Strict management of weight (Body Mass Index [BMI]), blood pressure, and cholesterol levels along with a healthy diet and regular exercise, can reduce your risk of diabetes and heart disease. More importantly, it minimizes your chances of premature death.
Suggested guidelines for adults:
What Is a Healthy BMI? A person with a BMI of 24 or less is considered to be an ideal weight.
Body Mass Index (BMI), Kg/M2
|Height (feet, inches)|
A person with a BMI of 25-29.9 is considered to be overweight. Individuals, who fall into the BMI range of 25 to 34.9, and have a waist size of over 40 inches for men and 35 inches for women, are considered to be at especially high risk for obesity-related health problems; such as diabetes, high blood pressure, and heart disease. A BMI over 40 indicates that a person is morbidly obese. This can increases a person's risk of death from any cause by 50%-150%.
To personally calculate your own BMI, take your weight (lbs) x 750 and divide that number twice by your height (inches).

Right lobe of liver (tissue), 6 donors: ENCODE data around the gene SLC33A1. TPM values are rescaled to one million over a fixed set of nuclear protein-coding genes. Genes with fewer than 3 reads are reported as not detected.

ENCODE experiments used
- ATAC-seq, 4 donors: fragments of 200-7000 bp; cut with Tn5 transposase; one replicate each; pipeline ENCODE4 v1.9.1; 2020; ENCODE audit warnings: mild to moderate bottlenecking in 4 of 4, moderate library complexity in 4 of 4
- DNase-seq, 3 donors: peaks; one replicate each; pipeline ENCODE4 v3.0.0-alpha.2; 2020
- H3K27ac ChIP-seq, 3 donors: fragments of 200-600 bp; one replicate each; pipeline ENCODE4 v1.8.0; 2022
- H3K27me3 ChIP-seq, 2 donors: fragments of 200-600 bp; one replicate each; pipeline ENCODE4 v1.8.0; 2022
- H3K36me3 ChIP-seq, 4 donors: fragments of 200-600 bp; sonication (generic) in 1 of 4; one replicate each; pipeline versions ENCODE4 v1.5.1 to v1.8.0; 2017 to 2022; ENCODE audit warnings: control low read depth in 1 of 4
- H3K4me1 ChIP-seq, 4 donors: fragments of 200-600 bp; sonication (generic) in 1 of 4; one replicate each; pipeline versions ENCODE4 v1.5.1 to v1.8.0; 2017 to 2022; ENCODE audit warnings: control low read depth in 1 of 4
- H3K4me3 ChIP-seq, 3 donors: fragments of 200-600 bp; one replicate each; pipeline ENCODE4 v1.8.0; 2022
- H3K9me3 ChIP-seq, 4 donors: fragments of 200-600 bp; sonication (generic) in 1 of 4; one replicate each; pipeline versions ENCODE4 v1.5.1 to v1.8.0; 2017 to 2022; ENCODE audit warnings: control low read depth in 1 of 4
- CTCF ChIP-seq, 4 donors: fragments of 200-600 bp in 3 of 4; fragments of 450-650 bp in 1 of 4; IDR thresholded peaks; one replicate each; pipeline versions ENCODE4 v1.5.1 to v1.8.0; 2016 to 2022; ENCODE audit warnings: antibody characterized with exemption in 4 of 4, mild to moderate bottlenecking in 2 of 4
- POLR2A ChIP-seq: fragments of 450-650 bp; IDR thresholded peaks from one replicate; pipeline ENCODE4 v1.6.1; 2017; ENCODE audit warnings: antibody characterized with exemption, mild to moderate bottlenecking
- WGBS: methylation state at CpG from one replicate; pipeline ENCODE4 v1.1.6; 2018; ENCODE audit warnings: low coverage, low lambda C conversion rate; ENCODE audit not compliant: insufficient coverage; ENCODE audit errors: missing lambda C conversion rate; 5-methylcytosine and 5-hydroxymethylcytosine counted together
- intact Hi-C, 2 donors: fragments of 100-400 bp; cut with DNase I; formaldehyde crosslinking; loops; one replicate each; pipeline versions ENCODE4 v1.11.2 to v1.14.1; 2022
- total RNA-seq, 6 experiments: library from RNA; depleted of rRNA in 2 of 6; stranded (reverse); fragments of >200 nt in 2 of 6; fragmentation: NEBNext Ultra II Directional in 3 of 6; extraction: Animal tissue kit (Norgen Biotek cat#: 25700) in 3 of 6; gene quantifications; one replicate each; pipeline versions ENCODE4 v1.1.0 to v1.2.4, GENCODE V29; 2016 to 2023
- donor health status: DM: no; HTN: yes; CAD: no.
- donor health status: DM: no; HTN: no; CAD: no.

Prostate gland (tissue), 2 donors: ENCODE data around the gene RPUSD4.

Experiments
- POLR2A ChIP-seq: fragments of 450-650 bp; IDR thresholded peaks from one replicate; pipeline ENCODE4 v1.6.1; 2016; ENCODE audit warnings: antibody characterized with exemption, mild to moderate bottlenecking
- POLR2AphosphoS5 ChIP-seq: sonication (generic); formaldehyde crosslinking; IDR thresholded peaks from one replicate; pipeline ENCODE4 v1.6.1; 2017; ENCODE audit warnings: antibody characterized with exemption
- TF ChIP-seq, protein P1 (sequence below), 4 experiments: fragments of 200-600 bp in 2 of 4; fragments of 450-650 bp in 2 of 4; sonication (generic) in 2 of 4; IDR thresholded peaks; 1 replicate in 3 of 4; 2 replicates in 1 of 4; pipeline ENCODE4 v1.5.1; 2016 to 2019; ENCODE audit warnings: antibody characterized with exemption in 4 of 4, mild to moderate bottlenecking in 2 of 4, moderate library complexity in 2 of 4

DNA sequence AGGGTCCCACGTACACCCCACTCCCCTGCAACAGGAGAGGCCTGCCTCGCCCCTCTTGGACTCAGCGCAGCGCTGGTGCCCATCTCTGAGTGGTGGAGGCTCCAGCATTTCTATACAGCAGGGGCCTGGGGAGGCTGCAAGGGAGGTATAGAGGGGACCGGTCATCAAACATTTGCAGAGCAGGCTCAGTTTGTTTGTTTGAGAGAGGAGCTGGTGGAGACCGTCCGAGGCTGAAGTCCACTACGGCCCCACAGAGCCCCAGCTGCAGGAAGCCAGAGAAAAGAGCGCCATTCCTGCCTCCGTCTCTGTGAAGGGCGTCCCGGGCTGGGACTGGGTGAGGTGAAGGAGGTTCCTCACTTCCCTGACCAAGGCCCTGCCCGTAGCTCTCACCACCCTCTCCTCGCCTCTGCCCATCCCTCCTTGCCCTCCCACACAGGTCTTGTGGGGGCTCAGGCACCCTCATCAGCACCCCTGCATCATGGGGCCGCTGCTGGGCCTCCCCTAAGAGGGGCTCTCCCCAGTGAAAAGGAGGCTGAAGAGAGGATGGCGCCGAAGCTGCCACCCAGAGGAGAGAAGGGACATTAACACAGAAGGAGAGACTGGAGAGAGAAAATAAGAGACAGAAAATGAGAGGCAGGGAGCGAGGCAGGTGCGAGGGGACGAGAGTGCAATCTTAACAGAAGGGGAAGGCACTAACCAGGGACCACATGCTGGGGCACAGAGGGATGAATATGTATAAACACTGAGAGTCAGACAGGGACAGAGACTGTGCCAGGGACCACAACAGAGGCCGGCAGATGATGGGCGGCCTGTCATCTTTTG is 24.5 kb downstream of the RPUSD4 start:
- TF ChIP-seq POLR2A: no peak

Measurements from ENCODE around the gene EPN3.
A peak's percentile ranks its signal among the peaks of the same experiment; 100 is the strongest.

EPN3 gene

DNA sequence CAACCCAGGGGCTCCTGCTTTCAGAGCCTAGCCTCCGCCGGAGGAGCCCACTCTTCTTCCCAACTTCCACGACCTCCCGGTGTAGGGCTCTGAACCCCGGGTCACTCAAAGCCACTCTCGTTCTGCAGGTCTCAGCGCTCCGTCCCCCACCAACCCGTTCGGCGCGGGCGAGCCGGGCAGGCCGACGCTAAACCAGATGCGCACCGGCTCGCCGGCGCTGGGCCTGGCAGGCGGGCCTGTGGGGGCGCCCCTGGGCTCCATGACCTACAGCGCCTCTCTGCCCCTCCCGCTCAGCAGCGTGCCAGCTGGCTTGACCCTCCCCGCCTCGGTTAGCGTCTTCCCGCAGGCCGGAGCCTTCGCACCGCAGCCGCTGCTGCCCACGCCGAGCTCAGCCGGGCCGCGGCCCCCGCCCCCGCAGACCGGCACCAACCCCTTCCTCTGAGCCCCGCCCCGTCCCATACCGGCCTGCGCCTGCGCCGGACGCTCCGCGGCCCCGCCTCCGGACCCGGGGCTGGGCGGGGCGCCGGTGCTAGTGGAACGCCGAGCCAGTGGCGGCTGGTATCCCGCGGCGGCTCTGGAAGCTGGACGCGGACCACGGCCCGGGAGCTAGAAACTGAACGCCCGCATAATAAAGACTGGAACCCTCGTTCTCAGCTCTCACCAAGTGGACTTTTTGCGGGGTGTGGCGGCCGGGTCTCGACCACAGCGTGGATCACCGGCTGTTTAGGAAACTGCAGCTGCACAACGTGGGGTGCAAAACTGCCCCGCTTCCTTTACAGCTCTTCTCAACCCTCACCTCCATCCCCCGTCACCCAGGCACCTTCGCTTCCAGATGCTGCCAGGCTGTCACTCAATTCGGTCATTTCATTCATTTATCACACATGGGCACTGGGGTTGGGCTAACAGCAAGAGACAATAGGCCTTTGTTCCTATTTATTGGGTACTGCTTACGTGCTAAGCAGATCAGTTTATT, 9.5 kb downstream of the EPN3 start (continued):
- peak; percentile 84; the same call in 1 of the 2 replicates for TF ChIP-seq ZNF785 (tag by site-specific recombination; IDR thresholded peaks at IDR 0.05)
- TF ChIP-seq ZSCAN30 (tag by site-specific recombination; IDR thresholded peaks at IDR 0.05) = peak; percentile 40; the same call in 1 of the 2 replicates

High blood pressure: about 34% of blacks are afflicted, compared with 29% of whites and 21% of Mexican-Americans. These represent increases between 3% and 5% of previous findings. Black women are especially vulnerable, with 36% of those surveyed having high blood pressure, a boost of 7% from previous findings. Non-Hispanic black women had the highest increase.
Suggestions; start low sodium, no added salt diet. Participate in daily aerobic exercise to reduce weight, emotional stress and improve cardiac conditioning. If blood pressure readings are above 120/80, please see your health care provider for antihypertensive therapy.
Suggestions; if levels are normal have a fasting lipid profile at least once every five years. Monitor more frequently if any of the above levels are abnormal. Speak to your health care provider about possible medication (HMG-coAs/statins & niacin) and supplements (olive & fish oil, garlic, Co-Q10 & antioxidants) that may be prescribed to help maintain a healthy heart and normal lipid levels.
new FDA nutrition labels regarding trans fats. Avoid consumption of trans
fatty acids and partially/hydrogenated oils in your diet (typically found
in snack food)
For further information and more suggestions about reducing your risk for heart disease, please feel free to contact: NPDee@aol.com.
Parent, click here to view an article on the importance of halting the rising epidemic of raising obese children.